Harnessing history to politics

The Icelandic historian Thorarinn Hjartarson has written a piece about the 1932–33 famine in Ukraine. What follows is most of the first part of his analysis. The quotes included by the author were translated by him to Icelandic from English. Since I have been unable to consult all his sources, I must include some of the quotes indirectly, foregoing quotation marks.

On 23 March, the Icelandic National Assembly (Allting) unanimously approved the following resolution: “The Allting declares that the Ukrainian famine of 1932–1933 was a genocide.”

The statement accompanying the resolution reads:

The famine was a direct consequence of forced collectivisation, and was systematically used as retribution… The Soviet authorities’ aim was to suppress Ukrainian national sensibilities. Hence the Ukrainians were deliberately starved for political purposes.

A multinational effort

The Icelandic National Assembly (Allting) has taken the extraordinary step of determining the cause of a famine that occurred 90 years ago in Ukraine. I am not aware of any Icelandic historian who has discussed it, and it is hardly likely that members of the Allting have been able to acquaint themselves with its circumstances. Most probably, quite a few of them had never even heard about it. But do we really have to know? As long as others “know”, we should be on the safe side, no? This is, after all, a multinational effort, a response to the “plea from Ukraine” in which the expression “genocide” is used to describe the famine in question.

The essence of the Icelandic resolution and the accompanying statement is that the famine was perpetrated by the authorities in Moscow, “deliberately and for political reasons” and that it was targeted particularly against the Ukrainian population.

Why is the Allting adopting such a resolution? No resolution has been adopted about, say, the famine in Bengal in 1943, which killed millions. That affair would be closer to home, as it were, since the British were in charge there. The answer is pretty obvious: the purpose of the resolution is to support today’s Ukrainians in their war and to thwart today’s Russia and stir up more russophobia.

A famine ravaged in the Soviet Union during the winter and spring of 1933. According to Wikipedia it claimed 5.5–8.7 million lives, 3.3–5 millions of whom were in Ukraine. There is little controversy about the extent of the famine. Most historians today, including Timothy Snyder and Stephan G. Wheatcroft, who differ in most other respects, set the number of lost lives in Ukraine at around 3.5 million. Ukrainian nationalists, however, multiply that figure to 7 million, and the West-leaning former President Jushenko stated, on his visit to the USA in 2006 that “Holodomor claimed 20 million Ukrainian lives”.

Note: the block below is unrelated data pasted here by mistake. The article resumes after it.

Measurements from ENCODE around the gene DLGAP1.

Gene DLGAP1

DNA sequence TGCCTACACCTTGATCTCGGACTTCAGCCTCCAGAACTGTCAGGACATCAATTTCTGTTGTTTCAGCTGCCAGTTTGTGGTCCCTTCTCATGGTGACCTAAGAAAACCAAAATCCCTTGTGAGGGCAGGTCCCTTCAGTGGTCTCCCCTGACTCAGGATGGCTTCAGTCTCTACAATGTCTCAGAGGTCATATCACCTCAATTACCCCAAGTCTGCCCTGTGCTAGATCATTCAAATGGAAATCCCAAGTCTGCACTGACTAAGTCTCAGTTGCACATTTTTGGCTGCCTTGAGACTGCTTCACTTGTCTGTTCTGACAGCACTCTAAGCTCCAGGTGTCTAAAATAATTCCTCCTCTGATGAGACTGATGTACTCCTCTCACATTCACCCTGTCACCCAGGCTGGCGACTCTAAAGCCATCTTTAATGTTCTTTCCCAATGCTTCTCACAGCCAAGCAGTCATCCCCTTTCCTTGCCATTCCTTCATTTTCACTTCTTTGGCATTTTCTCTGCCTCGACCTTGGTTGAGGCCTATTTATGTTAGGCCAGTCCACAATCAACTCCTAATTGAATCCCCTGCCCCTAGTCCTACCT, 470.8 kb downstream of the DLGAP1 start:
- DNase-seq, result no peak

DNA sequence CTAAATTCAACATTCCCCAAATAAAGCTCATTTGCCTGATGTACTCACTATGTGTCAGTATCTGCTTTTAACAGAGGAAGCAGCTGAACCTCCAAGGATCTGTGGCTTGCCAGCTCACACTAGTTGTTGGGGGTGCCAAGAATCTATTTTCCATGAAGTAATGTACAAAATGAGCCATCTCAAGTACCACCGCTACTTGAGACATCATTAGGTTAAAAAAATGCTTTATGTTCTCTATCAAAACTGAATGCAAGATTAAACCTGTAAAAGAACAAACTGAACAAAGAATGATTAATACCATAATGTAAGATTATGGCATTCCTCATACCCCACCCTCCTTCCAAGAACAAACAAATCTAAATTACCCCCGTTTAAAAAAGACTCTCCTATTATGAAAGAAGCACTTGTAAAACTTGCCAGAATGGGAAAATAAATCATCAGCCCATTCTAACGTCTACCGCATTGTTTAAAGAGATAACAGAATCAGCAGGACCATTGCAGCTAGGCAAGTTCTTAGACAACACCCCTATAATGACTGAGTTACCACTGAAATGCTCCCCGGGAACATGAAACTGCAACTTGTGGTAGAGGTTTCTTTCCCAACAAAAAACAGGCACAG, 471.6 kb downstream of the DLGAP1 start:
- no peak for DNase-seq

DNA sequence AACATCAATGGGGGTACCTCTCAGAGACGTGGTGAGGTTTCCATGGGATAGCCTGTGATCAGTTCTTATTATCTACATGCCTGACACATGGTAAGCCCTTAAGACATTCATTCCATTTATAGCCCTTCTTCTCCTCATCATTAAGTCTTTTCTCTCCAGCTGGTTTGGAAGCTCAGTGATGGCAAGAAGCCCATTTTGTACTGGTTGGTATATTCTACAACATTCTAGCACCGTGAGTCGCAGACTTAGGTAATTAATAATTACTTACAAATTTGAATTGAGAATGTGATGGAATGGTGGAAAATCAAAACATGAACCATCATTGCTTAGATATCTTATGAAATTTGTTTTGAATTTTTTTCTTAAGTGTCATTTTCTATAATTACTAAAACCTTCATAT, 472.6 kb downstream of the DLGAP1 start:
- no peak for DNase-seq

During the Cold War, proponents of the blood-curdling theory that the famine was genocide – deliberately carried out by the authorities in Moscow against the Ukrainians – were mainly Ukrainian emigrants in the West.

The British historian Robert Conquest introduced it to the field of historical study with his book Harvest of Sorrow in 1986. Conquest was already world-famous after having written his anti-Communist magnum opus The Great Terror in 1968, about “Stalin’s purges”. In the 1986 book (Harvest of…) he maintained that the famine in Ukraine had been a deliberately engendered scourge upon the people. It was the result not of any food shortage, but of the authorities’ rigorous demands for and collection of grain in the wake of the collectivisation campaign in 1930. Conquest wrote that the lesson to be learned appeared to be that Communist ideology served as the basis for an unparalleled genocide of men, women and children. In other words the lesson he had learned was about the malevolence of Communism.

He quotes Ukrainian scholars who hold that collectivisation was imposed on the Ukrainian people with the specific purpose of suppressing the Ukrainian separatist movement and to do away with the social foundation underlying Ukrainian nationalism: private ownership of land (Harvest of Sorrow, p. 219). However, the collectivisation was implemented in the same manner elsewhere in the Soviet Union. Was it intended as a scourge on other peoples too? As theories goes, this one seems a bit far-fetched.

On the independence of Ukraine in 1991, and particularly after anti-Russian forces came to power and the orange revolution (2004), the Holodomor theory has become the bedrock of Ukrainian nationalism and national conscience and has been taught in all schools. Under the leadership of Viktor Júsjenkó (2005-2010) the Holodomor Law was enacted in 2006.

Section 1 states that Holodomor 1932–1933 was the genocide of the Ukrainian people.

Section 2 states that Public denial of Holodomor amounts to an insult against the memory of millions of Holodomor’s victims and an offence against the dignity of the Ukrainian people, and is punishable by law.

This law still applies, and Ukrainian nationalism systematically seeks to erase the distinction between the past and the present in order to nurture anti-Russian sentiment. Putin is said to continue where Stalin left off.

Harnessing history to politics is not a Ukrainian invention, but prohibiting discussion and alternative interpretations is undoubtedly a bit over the top. The Russian Duma’s reaction in 2008 to Kiev’s historical analysis was: “the famine in 1933 does not qualify as genocide according to the internationally accepted definition of the term”.